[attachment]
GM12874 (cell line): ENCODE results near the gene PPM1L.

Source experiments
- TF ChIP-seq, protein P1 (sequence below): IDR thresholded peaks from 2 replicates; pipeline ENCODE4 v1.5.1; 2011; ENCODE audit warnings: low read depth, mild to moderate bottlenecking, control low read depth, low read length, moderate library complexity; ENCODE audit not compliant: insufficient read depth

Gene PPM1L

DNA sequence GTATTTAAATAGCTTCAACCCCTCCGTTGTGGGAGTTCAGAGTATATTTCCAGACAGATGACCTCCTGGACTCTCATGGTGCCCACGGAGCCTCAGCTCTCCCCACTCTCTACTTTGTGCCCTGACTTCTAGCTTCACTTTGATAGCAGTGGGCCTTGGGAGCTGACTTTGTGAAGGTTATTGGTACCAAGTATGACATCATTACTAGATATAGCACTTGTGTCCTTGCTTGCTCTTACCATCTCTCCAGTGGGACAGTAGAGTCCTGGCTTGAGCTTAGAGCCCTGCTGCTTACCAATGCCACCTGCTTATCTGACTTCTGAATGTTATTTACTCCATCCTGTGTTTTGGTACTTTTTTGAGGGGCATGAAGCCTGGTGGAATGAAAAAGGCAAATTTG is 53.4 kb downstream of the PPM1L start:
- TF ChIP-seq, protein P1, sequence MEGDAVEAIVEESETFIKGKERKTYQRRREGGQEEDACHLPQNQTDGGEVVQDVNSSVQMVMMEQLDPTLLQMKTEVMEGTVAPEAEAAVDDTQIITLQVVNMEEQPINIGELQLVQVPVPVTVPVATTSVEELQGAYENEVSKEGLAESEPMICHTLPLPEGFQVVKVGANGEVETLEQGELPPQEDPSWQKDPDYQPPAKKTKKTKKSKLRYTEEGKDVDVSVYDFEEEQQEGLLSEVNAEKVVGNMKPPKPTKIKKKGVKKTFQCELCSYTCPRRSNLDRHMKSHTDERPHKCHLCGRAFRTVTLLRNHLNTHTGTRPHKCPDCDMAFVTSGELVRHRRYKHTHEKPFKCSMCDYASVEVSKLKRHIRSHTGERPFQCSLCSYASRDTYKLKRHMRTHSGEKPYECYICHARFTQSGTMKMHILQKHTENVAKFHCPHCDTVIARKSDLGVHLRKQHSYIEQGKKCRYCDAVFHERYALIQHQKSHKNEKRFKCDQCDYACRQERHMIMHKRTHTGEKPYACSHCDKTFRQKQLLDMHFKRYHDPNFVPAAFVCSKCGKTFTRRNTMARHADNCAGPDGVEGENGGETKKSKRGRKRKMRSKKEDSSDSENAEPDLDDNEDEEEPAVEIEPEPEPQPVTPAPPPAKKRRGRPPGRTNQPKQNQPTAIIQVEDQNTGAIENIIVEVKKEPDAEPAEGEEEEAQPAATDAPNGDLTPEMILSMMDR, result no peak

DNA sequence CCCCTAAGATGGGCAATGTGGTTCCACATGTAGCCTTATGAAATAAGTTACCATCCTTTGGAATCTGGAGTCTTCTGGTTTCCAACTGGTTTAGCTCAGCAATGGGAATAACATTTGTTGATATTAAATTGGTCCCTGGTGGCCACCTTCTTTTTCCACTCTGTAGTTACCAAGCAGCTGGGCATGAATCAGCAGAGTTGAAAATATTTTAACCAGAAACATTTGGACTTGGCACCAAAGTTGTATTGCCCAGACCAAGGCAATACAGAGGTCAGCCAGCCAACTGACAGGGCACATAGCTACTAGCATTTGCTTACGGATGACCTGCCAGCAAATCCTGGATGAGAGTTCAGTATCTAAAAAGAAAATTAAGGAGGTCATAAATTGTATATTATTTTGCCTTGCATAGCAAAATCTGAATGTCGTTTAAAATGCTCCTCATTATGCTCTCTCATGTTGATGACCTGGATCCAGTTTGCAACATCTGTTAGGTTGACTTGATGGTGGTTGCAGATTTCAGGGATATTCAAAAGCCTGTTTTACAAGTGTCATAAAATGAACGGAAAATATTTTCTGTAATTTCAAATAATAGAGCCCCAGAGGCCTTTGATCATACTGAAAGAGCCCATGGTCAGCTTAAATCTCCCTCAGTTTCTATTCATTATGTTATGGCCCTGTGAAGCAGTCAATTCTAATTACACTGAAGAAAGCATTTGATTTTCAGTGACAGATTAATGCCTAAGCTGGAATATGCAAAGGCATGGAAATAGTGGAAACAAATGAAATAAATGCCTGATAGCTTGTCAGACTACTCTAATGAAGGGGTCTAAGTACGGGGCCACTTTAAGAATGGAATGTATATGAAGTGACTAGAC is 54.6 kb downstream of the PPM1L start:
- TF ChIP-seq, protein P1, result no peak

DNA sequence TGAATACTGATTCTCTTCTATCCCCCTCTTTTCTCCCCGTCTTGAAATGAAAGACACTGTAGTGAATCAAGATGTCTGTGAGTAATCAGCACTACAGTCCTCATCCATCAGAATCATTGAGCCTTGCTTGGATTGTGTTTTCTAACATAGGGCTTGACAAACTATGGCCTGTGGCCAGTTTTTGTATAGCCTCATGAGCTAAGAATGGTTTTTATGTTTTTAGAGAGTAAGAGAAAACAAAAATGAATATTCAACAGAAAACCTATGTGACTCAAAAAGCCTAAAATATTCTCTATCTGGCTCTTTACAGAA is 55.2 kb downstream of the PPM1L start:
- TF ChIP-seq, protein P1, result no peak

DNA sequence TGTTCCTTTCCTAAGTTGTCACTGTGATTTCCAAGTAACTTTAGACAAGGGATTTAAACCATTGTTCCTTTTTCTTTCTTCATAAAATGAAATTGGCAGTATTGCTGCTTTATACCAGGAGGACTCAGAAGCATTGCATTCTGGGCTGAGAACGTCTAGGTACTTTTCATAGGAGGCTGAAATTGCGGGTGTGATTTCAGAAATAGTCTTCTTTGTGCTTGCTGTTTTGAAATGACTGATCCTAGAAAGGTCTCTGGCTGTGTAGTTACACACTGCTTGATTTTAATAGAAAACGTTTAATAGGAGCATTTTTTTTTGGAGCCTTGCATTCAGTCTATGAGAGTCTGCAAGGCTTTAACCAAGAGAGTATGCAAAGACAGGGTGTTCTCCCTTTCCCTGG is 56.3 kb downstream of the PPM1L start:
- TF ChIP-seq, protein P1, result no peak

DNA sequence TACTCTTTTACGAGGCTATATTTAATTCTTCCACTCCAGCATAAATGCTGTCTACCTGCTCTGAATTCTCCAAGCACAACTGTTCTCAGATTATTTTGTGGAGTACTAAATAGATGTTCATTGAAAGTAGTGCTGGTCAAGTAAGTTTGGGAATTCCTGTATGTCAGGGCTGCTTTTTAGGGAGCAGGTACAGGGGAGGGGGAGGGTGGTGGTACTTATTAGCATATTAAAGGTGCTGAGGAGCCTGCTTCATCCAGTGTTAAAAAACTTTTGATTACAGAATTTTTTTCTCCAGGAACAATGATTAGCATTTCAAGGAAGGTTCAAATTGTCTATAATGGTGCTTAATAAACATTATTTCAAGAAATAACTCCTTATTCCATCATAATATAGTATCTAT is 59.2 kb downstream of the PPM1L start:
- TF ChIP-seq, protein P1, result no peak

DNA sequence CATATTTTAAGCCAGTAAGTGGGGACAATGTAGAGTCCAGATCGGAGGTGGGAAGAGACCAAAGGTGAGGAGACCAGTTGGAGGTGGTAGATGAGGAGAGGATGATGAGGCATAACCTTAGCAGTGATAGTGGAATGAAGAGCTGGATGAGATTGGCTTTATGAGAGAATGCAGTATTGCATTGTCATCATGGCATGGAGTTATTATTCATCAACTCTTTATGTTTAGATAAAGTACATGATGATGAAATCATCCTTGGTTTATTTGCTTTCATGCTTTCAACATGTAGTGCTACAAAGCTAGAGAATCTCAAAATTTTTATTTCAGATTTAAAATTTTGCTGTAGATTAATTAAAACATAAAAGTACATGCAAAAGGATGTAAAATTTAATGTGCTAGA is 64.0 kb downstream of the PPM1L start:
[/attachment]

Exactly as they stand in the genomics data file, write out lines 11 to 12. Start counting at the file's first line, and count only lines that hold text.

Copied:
DNA sequence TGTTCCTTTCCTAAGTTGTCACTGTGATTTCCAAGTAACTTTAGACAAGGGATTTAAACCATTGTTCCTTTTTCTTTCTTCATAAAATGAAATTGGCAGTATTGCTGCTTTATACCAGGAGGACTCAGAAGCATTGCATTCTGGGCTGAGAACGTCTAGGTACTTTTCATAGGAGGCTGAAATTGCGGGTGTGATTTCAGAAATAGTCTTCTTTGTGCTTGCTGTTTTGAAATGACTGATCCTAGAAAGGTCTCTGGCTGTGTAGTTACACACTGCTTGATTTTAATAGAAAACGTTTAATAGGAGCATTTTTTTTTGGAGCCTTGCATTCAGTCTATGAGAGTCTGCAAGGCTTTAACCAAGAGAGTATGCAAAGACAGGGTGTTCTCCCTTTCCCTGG is 56.3 kb downstream of the PPM1L start:
- TF ChIP-seq, protein P1, result no peak